What causes paint to peel prematurely on the exterior of a house?
Thursday, July 12, 2018
All exterior paint peels eventually, and it is a clear signal that you are overdue for repainting. The only exception is paint on stucco, which tends to deteriorate by oxidation powdering as it ages, unless there is a buildup of multiple layers of paint. But what about areas of peeling paint that appear just a few years after a new paint job? We know of five reasons why paint will begin to peel too early in its lifespan:
1) Inadequate surface prep - For paint to adhere properly, the surface has to be cleaned and any loose areas of paint scraped off and sanded down before actually applying the paint. Also, caulking needs to be applied or repaired where necessary to keep water from getting behind the surface. The classic “flip” houses we regularly inspect often have a quick coat of spray paint applied over the walls without any surface prep at all, and it is not unusual to see the underlying paint surface bubbling up under the fresh coat.
2) No primer - One type of inadequate prep that will cause paint to peel after as few as four years on a new home is wood trim that was not primed, and only got two coats of paint. Because the HardiPlank® and SmartSide® siding on many new homes comes pre-primed, but dimensional lumber trim around windows and doors does not, sometimes a painting contractor will just put two coats of paint over everything, neglecting the coat of primer for the trim, An example of the result is shown below.
3) Cheap paint - The label of every can of paint raves about it’s superior quality; but, if you buy the lowest priced paint in the store, you get the lowest quality paint and it will have the shortest lifespan. Discount paint does not have the adhesion and opacity of better quality paint, and that begins to show after a few years. Old paint and mixing different paints together can also cause problems.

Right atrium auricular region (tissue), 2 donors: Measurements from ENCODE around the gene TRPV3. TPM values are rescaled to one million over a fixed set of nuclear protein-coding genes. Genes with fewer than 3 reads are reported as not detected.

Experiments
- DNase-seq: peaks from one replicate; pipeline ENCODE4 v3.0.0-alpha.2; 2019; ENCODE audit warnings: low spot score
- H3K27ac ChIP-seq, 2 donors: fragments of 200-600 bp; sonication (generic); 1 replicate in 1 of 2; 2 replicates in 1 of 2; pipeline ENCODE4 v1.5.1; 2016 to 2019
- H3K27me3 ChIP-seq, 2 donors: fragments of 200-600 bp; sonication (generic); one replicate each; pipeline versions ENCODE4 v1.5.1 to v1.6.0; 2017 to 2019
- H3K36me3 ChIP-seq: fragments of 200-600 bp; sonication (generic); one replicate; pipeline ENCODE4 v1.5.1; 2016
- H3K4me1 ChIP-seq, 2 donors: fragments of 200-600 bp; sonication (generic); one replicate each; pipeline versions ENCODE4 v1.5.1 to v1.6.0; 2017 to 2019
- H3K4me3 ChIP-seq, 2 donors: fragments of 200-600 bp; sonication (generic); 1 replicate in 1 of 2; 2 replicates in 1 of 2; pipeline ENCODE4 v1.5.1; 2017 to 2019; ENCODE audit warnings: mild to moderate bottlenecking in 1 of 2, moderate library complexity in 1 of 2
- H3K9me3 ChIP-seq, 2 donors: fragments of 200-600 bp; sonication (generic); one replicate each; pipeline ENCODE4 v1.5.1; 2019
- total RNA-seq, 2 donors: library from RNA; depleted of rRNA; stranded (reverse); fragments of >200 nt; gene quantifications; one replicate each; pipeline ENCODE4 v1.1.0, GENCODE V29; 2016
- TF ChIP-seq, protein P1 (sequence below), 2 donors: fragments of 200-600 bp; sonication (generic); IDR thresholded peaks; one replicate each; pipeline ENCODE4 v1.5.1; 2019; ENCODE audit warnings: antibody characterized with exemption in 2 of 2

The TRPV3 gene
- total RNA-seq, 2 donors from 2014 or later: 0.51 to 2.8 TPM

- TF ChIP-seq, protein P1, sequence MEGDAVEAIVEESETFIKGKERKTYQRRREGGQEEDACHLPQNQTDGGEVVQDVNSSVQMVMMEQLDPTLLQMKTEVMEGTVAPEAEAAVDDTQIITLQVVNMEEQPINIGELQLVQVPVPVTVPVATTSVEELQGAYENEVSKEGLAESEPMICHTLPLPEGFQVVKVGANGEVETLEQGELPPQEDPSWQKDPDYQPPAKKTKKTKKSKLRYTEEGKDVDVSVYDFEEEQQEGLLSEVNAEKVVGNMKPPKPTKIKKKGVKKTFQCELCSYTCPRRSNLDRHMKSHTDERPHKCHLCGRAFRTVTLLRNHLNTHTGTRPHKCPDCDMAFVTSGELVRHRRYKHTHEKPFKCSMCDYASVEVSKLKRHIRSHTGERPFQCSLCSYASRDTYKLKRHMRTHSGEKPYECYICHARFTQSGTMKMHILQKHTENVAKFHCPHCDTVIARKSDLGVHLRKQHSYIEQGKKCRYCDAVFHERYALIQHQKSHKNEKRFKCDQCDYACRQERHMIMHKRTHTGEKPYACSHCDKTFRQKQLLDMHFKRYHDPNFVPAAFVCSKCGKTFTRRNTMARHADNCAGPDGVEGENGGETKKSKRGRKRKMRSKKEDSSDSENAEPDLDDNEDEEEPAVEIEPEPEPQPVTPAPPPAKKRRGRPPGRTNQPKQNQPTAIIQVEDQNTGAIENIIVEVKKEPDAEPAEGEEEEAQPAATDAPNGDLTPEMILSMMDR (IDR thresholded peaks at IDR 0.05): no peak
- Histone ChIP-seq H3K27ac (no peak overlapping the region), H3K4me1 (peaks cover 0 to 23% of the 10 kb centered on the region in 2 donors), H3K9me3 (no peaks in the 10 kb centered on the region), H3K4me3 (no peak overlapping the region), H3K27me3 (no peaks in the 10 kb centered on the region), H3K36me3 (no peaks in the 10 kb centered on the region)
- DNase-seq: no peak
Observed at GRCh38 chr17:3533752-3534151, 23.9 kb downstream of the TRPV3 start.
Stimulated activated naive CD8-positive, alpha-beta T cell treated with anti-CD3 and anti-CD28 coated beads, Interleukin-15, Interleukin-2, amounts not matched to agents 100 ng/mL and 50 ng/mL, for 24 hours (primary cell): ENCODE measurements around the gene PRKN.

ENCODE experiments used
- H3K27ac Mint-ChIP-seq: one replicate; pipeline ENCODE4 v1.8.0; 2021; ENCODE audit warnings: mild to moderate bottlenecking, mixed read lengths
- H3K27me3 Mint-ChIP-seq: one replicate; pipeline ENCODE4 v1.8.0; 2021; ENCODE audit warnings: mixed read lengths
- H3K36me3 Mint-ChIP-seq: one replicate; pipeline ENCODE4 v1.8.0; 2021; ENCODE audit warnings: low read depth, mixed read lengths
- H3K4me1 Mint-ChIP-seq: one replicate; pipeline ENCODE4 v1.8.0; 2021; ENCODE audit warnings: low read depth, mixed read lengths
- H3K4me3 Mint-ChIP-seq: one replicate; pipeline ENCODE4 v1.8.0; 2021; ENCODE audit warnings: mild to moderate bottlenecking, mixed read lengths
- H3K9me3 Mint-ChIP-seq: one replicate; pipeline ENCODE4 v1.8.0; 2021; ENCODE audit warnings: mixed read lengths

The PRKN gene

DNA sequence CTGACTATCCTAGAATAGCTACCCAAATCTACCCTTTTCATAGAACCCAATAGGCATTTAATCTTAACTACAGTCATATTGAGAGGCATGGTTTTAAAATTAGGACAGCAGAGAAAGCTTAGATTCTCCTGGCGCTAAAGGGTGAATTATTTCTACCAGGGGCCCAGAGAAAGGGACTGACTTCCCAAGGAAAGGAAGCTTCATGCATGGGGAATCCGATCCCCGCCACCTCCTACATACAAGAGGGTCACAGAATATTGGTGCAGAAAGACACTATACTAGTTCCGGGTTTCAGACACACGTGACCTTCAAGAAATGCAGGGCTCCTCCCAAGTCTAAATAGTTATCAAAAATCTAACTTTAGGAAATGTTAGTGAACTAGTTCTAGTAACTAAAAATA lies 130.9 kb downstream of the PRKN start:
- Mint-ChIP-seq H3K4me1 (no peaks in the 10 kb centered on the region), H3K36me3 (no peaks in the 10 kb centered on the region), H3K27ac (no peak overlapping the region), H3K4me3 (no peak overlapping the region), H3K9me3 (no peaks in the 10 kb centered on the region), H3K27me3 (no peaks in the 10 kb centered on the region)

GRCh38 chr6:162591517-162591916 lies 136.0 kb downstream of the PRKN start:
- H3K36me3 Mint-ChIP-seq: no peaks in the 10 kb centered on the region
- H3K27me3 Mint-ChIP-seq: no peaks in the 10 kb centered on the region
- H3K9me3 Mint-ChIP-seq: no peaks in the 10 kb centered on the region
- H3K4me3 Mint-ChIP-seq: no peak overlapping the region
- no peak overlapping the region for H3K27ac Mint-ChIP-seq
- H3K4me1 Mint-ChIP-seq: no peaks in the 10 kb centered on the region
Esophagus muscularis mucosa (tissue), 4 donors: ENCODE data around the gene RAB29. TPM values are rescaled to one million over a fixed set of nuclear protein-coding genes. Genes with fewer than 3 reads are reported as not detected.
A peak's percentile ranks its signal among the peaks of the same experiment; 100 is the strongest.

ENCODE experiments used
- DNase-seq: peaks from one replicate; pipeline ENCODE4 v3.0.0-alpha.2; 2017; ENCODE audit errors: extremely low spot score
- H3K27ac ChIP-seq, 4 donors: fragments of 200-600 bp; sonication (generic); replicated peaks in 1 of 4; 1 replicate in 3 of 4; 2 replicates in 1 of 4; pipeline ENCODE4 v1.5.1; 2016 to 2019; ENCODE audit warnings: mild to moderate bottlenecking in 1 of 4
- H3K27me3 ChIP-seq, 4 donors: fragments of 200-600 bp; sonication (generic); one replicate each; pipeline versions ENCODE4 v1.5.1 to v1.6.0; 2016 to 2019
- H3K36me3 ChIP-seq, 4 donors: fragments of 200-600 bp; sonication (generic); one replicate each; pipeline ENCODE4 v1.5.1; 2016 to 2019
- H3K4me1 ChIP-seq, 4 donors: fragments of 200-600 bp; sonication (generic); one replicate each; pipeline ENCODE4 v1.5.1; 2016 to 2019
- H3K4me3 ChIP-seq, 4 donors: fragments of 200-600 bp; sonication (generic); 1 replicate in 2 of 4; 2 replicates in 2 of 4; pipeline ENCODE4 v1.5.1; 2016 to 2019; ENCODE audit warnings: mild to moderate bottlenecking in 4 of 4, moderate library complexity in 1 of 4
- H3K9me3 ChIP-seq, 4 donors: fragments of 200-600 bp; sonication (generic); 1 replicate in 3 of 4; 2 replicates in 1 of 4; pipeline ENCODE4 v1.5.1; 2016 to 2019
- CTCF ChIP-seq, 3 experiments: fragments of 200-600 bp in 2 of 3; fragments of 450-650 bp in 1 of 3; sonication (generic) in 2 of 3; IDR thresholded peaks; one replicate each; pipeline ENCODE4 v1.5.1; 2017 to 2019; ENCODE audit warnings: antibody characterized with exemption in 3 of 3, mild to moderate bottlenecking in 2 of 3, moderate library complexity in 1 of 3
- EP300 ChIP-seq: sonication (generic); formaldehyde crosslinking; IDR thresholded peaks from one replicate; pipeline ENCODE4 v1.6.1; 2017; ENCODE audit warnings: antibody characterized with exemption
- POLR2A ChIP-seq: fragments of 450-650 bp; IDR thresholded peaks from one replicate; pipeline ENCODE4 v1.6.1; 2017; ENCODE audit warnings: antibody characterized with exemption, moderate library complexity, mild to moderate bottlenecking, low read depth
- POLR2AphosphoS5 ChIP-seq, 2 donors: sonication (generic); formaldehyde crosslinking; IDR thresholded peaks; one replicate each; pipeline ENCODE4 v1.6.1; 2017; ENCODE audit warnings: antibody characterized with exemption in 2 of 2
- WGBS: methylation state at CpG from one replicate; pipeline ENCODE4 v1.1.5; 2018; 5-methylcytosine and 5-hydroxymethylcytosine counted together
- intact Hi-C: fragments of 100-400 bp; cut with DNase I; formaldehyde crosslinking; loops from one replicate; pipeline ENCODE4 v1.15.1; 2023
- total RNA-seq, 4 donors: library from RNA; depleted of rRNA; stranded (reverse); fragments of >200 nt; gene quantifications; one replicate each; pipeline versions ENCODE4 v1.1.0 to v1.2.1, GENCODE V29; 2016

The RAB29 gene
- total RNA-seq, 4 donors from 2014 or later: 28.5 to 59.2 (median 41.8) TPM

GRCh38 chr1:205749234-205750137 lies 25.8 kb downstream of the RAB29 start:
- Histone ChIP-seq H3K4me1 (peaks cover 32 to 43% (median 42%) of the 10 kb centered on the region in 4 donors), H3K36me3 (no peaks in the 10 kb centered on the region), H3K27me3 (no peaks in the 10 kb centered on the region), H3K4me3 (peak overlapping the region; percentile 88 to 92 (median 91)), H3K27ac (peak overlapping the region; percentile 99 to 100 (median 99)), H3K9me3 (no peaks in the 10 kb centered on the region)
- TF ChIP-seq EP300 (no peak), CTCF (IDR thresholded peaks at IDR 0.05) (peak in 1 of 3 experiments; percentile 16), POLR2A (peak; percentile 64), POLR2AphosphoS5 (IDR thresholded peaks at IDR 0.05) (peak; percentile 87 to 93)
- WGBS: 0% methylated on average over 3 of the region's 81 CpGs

4) Moisture in the wall - High moisture content within siding or a wet surface will keep the paint from penetrating to stick to the surface.
5) Location on the house - Some surfaces take more of a beating from the elements and will deteriorate sooner. South and west facing walls get more sun, and window sills, like in the photo at the top of this page, also take more direct sun and tend to have water standing on them for longer. The lower part of the wall within a foot of the ground will get splash-back from rain falling off the the roof overhang if the house does not have gutters. The base of a wall directly below an inside corner where a roof valley drains onto the the ground will be especially problematic.
You can avoid premature peeling and make the paint job on your home last longer if you carefully prep the surface and caulk before applying paint, use quality paint, and install gutters around the home—especially where there are hard surfaces, like a driveway or patio, directly below the roof overhang.
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To learn more about exterior walls and structures, see these other blog posts:
How To Look At A House
McGarry and Madsen's home inspection blog for buyers of
site-built, mobile/manfuactured and modular homes
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